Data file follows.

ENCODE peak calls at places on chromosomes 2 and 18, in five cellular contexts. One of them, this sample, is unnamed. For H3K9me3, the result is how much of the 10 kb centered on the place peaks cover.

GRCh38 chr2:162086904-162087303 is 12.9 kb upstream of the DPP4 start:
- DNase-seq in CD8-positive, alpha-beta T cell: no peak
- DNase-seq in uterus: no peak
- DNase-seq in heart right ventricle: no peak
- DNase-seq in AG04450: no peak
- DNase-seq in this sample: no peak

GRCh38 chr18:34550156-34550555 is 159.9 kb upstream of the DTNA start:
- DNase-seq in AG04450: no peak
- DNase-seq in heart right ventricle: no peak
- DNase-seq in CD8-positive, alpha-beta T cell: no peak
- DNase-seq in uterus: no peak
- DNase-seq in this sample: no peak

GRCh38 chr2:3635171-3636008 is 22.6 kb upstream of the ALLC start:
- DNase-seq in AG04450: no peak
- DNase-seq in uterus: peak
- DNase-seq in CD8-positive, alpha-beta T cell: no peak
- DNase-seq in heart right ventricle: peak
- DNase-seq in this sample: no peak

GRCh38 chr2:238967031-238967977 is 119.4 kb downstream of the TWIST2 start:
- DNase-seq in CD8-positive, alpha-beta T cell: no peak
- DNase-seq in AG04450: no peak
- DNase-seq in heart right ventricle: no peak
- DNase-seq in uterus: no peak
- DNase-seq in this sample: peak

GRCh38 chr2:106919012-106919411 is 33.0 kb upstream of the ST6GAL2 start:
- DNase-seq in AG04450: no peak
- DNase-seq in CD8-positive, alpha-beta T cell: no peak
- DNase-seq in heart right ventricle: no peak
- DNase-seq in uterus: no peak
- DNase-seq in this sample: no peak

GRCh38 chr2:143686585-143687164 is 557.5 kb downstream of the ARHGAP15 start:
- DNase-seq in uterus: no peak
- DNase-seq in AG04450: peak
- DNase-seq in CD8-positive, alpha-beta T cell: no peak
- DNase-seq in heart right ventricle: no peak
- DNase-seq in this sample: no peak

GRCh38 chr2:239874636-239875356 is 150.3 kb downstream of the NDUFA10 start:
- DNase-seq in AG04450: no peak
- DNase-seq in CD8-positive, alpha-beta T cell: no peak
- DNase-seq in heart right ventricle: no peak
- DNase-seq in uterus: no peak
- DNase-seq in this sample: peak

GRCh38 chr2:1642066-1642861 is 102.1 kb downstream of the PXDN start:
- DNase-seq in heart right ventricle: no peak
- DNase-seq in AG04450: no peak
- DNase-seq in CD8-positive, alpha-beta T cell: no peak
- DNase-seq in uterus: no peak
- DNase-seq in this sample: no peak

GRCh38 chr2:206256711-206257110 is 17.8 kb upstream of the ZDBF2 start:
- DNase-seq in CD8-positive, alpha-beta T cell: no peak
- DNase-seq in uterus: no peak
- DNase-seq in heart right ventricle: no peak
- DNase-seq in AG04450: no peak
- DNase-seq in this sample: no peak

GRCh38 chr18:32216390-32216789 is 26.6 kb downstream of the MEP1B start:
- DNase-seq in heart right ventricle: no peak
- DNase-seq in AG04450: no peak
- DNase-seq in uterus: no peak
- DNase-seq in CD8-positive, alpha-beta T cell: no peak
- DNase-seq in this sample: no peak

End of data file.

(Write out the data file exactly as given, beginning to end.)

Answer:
ENCODE peak calls at places on chromosomes 2 and 18, in five cellular contexts. One of them, this sample, is unnamed. For H3K9me3, the result is how much of the 10 kb centered on the place peaks cover.

GRCh38 chr2:162086904-162087303 is 12.9 kb upstream of the DPP4 start:
- DNase-seq in CD8-positive, alpha-beta T cell: no peak
- DNase-seq in uterus: no peak
- DNase-seq in heart right ventricle: no peak
- DNase-seq in AG04450: no peak
- DNase-seq in this sample: no peak

GRCh38 chr18:34550156-34550555 is 159.9 kb upstream of the DTNA start:
- DNase-seq in AG04450: no peak
- DNase-seq in heart right ventricle: no peak
- DNase-seq in CD8-positive, alpha-beta T cell: no peak
- DNase-seq in uterus: no peak
- DNase-seq in this sample: no peak

GRCh38 chr2:3635171-3636008 is 22.6 kb upstream of the ALLC start:
- DNase-seq in AG04450: no peak
- DNase-seq in uterus: peak
- DNase-seq in CD8-positive, alpha-beta T cell: no peak
- DNase-seq in heart right ventricle: peak
- DNase-seq in this sample: no peak

GRCh38 chr2:238967031-238967977 is 119.4 kb downstream of the TWIST2 start:
- DNase-seq in CD8-positive, alpha-beta T cell: no peak
- DNase-seq in AG04450: no peak
- DNase-seq in heart right ventricle: no peak
- DNase-seq in uterus: no peak
- DNase-seq in this sample: peak

GRCh38 chr2:106919012-106919411 is 33.0 kb upstream of the ST6GAL2 start:
- DNase-seq in AG04450: no peak
- DNase-seq in CD8-positive, alpha-beta T cell: no peak
- DNase-seq in heart right ventricle: no peak
- DNase-seq in uterus: no peak
- DNase-seq in this sample: no peak

GRCh38 chr2:143686585-143687164 is 557.5 kb downstream of the ARHGAP15 start:
- DNase-seq in uterus: no peak
- DNase-seq in AG04450: peak
- DNase-seq in CD8-positive, alpha-beta T cell: no peak
- DNase-seq in heart right ventricle: no peak
- DNase-seq in this sample: no peak

GRCh38 chr2:239874636-239875356 is 150.3 kb downstream of the NDUFA10 start:
- DNase-seq in AG04450: no peak
- DNase-seq in CD8-positive, alpha-beta T cell: no peak
- DNase-seq in heart right ventricle: no peak
- DNase-seq in uterus: no peak
- DNase-seq in this sample: peak

GRCh38 chr2:1642066-1642861 is 102.1 kb downstream of the PXDN start:
- DNase-seq in heart right ventricle: no peak
- DNase-seq in AG04450: no peak
- DNase-seq in CD8-positive, alpha-beta T cell: no peak
- DNase-seq in uterus: no peak
- DNase-seq in this sample: no peak

GRCh38 chr2:206256711-206257110 is 17.8 kb upstream of the ZDBF2 start:
- DNase-seq in CD8-positive, alpha-beta T cell: no peak
- DNase-seq in uterus: no peak
- DNase-seq in heart right ventricle: no peak
- DNase-seq in AG04450: no peak
- DNase-seq in this sample: no peak

GRCh38 chr18:32216390-32216789 is 26.6 kb downstream of the MEP1B start:
- DNase-seq in heart right ventricle: no peak
- DNase-seq in AG04450: no peak
- DNase-seq in uterus: no peak
- DNase-seq in CD8-positive, alpha-beta T cell: no peak
- DNase-seq in this sample: no peak